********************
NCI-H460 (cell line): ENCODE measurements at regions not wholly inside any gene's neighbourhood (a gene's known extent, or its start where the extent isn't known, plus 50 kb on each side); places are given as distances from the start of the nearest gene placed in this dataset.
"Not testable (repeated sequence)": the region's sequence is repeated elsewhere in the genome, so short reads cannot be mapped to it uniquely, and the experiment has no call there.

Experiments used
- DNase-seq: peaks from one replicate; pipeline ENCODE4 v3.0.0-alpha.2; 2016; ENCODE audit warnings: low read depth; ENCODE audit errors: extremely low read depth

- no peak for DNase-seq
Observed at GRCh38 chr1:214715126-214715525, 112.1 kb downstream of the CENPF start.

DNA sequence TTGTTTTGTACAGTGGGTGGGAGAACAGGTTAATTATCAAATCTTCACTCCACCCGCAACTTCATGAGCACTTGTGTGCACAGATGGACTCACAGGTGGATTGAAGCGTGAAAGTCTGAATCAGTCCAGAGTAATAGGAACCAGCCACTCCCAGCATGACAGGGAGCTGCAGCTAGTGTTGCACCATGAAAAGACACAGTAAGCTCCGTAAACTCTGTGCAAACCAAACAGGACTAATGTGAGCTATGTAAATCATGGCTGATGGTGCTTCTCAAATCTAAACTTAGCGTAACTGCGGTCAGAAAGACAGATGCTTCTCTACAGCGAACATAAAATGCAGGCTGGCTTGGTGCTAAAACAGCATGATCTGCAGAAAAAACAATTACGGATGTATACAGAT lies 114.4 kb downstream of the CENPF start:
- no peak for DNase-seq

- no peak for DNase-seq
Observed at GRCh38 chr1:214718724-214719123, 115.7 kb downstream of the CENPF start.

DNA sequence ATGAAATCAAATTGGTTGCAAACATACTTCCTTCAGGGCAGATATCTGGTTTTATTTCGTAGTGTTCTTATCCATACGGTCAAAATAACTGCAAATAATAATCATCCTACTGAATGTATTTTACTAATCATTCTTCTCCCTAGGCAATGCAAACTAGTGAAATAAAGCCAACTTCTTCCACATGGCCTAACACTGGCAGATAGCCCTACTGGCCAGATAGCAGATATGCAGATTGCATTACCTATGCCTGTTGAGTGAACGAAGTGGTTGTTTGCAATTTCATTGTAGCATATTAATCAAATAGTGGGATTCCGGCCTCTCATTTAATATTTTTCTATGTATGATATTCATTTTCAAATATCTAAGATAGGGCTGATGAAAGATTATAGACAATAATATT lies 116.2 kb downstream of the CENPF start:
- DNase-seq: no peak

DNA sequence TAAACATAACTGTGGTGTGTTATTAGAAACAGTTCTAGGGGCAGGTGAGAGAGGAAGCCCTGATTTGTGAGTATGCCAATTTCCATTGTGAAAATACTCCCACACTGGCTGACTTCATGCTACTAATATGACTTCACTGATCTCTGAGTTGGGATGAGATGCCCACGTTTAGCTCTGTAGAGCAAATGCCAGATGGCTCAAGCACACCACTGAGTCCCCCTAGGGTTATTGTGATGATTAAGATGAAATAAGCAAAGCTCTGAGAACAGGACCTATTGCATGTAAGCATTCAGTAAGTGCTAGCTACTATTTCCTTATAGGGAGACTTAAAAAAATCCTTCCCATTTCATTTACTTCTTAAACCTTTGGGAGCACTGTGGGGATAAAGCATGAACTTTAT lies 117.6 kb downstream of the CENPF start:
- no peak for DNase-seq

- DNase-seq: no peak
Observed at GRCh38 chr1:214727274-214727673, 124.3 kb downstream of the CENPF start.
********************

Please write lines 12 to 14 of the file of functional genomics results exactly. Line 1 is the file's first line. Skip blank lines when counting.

- DNase-seq: no peak

DNA sequence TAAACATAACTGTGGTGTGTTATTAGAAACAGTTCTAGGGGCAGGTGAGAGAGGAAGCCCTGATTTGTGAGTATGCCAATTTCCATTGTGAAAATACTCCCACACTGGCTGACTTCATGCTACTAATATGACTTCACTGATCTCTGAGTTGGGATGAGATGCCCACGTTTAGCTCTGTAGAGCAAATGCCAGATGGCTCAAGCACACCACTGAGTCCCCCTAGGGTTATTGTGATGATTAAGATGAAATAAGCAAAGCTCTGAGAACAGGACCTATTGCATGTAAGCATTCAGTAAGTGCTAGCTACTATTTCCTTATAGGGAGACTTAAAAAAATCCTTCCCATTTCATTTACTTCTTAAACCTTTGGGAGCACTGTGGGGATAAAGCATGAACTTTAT lies 117.6 kb downstream of the CENPF start:
- no peak for DNase-seq